Monday, December 8, 2008

The USC-Notre Dame Rivalry

I’m a couple of weeks late in talking about this, but the USC-UCLA football game this past weekend reminded me of the great rivalry between the University of Southern California Trojans and the Notre Dame Fighting Irish. It also reminded me of the first USC game I ever attended, in 1964.

This greatest of intersectional rivalries was first played in 1926, with the Irish winning 13-12. Three years later, they would play before the largest verified crowd in NCAA college football history – 112,912. Over the years, Notre Dame won 42 times, USC won 33 times (including the other weekend), and there were 5 ties.

The one and only USC-Notre Dame game I attended was a great one. My friend Earl Nitta (Hilo High School classmate) invited me to attend the game at the Los Angeles Coliseum. He told me to wear a white shirt, and loaned me another student’s ID card so I could get in at the student price.

The guy in the ID looked nowhere like me and I told Earl that. “Don’t worry,“ he said, “over here they can’t tell one of us from the other.” He was right, I zipped through the turnstile in a trice, excited that here I was, about to attend my first BIG college football game (the Honolulu Stadium only held 28,000; that day at the Coliseum, there were 108,000 people in the stands).

When I walked out of the tunnel, I was overwhelmed by the noise and the size of the crowd. I swear to God, I felt myself leaning forward and almost fell! I tell you, I was speechless. The crowd was magnificent! Tommy Trojan came riding out on Traveler, brandishing his sword! The USC band came marching out of the tunnel onto the field playing “Fight On,” the Irish band was in the stands playing the Notre Dame fight song, I had tears in my eyes, and I swear my knees were shaking.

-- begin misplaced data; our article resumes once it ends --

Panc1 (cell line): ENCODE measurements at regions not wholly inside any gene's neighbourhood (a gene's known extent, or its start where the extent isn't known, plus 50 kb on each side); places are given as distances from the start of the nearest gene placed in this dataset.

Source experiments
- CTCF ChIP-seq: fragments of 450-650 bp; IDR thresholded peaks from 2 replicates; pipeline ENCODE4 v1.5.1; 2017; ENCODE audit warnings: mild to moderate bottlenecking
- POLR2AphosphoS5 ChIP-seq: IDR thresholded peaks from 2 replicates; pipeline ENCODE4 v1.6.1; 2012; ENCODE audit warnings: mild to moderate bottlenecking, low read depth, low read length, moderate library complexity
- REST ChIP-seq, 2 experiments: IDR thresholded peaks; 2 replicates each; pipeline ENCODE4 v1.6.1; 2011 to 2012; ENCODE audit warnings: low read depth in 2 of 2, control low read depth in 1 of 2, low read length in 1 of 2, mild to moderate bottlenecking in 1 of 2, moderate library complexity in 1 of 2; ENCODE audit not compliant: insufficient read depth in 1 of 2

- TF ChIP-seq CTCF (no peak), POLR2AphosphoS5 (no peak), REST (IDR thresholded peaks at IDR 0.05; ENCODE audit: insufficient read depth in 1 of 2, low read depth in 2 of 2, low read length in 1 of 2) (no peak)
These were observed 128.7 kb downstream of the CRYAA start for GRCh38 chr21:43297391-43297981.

THIS is what college football is all about.

Notre Dame was ranked #1 in the nation; they were undefeated and favored by 11 points. This was the legendary Ara Parseghian’s first year as their coach, and he had them at 9-0. John Huarte was the Irish quarterback, and he would end up winning the Heisman Trophy that year. His favorite target was Jack Snow, who went on to star for the Los Angeles Rams.

USC, coached by the legendary John McKay, was unranked, with a modest 6-3 record. But Trojan quarterback Craig Fertig overcame a 17-0 Notre Dame lead. Rod Sherman caught critical passes, Mike Garrett (he won the Heisman Trophy the following year) tore through the Irish line, and USC held strong against Notre Dame’s last-second desperation drive, winning 20-17.

Notre Dame’s national title hopes were crushed and they fell to #3 when the next ratings came out. The Trojans were optimistic that they would be in the Rose Bowl, but unfortunately, they didn’t make it that year.

Although I’ve been to other USC football games since, nothing will ever compare to my first big college football game experience in a big time venue between two storied big time universities, two future Heisman Trophy winners, and two marching bands playing the greatest fight songs in the world.

I've been a USC fan ever since, and I'm reminded of all this each year when USC plays Notre Dame. Tradition is a wonderful thing, isn’t it?

And, I am forever indebted to Earl, God rest his soul.

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